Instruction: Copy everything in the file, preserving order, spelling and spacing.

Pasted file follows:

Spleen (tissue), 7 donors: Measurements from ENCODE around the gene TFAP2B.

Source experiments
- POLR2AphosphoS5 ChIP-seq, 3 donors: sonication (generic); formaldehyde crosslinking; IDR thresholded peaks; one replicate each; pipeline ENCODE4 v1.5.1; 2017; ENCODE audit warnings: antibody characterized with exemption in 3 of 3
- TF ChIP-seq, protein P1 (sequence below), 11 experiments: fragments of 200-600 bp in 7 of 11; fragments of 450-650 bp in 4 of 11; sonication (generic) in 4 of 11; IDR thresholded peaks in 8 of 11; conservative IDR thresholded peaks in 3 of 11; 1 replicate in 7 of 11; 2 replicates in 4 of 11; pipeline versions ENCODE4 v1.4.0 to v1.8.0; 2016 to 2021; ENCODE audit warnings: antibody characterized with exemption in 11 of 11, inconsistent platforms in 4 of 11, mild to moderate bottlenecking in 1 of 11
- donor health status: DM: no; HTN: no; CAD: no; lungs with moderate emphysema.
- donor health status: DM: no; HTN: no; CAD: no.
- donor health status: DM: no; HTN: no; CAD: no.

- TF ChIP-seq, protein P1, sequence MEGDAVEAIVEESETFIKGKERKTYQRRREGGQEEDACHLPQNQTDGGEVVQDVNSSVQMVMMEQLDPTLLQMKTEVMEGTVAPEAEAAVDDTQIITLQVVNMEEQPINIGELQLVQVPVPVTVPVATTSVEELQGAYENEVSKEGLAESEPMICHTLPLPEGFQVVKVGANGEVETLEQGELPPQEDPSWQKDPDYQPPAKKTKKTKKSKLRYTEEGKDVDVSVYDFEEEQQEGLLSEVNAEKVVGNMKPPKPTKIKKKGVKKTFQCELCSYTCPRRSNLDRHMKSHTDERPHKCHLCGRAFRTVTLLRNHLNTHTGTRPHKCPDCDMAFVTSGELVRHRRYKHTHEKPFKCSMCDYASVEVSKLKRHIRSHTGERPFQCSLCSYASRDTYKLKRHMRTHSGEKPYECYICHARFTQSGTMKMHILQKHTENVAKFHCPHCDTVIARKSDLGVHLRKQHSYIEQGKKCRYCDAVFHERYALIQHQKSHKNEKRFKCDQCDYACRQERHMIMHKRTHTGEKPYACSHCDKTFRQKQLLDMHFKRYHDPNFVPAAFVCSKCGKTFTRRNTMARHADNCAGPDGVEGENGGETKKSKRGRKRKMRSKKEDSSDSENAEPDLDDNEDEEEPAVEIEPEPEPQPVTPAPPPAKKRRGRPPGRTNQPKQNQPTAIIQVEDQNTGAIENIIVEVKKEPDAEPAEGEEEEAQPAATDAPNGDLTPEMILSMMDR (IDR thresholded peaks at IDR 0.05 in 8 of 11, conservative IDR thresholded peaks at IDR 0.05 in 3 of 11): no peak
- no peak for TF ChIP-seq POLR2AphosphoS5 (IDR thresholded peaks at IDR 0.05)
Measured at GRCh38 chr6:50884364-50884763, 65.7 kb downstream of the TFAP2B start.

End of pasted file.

Spleen (tissue), 7 donors: Measurements from ENCODE around the gene TFAP2B.

Source experiments
- POLR2AphosphoS5 ChIP-seq, 3 donors: sonication (generic); formaldehyde crosslinking; IDR thresholded peaks; one replicate each; pipeline ENCODE4 v1.5.1; 2017; ENCODE audit warnings: antibody characterized with exemption in 3 of 3
- TF ChIP-seq, protein P1 (sequence below), 11 experiments: fragments of 200-600 bp in 7 of 11; fragments of 450-650 bp in 4 of 11; sonication (generic) in 4 of 11; IDR thresholded peaks in 8 of 11; conservative IDR thresholded peaks in 3 of 11; 1 replicate in 7 of 11; 2 replicates in 4 of 11; pipeline versions ENCODE4 v1.4.0 to v1.8.0; 2016 to 2021; ENCODE audit warnings: antibody characterized with exemption in 11 of 11, inconsistent platforms in 4 of 11, mild to moderate bottlenecking in 1 of 11
- donor health status: DM: no; HTN: no; CAD: no; lungs with moderate emphysema.
- donor health status: DM: no; HTN: no; CAD: no.
- donor health status: DM: no; HTN: no; CAD: no.

- TF ChIP-seq, protein P1, sequence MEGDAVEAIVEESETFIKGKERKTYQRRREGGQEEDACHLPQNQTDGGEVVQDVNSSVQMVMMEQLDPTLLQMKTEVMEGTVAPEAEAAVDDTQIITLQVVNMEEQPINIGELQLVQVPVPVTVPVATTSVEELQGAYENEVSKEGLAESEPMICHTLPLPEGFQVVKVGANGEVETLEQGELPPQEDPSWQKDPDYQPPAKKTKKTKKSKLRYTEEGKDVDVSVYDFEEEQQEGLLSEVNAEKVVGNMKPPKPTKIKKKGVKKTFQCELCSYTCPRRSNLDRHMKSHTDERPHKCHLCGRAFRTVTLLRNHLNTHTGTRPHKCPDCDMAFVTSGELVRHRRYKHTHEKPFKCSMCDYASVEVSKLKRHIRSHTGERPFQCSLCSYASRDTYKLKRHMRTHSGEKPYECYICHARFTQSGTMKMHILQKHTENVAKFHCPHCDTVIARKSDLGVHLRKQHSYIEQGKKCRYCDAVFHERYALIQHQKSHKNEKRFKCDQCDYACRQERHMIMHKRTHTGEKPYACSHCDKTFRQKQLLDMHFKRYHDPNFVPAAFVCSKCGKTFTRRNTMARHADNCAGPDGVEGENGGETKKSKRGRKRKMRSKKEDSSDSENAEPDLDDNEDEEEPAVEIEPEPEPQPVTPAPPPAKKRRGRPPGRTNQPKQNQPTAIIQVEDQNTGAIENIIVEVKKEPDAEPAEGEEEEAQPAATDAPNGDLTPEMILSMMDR (IDR thresholded peaks at IDR 0.05 in 8 of 11, conservative IDR thresholded peaks at IDR 0.05 in 3 of 11): no peak
- no peak for TF ChIP-seq POLR2AphosphoS5 (IDR thresholded peaks at IDR 0.05)
Measured at GRCh38 chr6:50884364-50884763, 65.7 kb downstream of the TFAP2B start.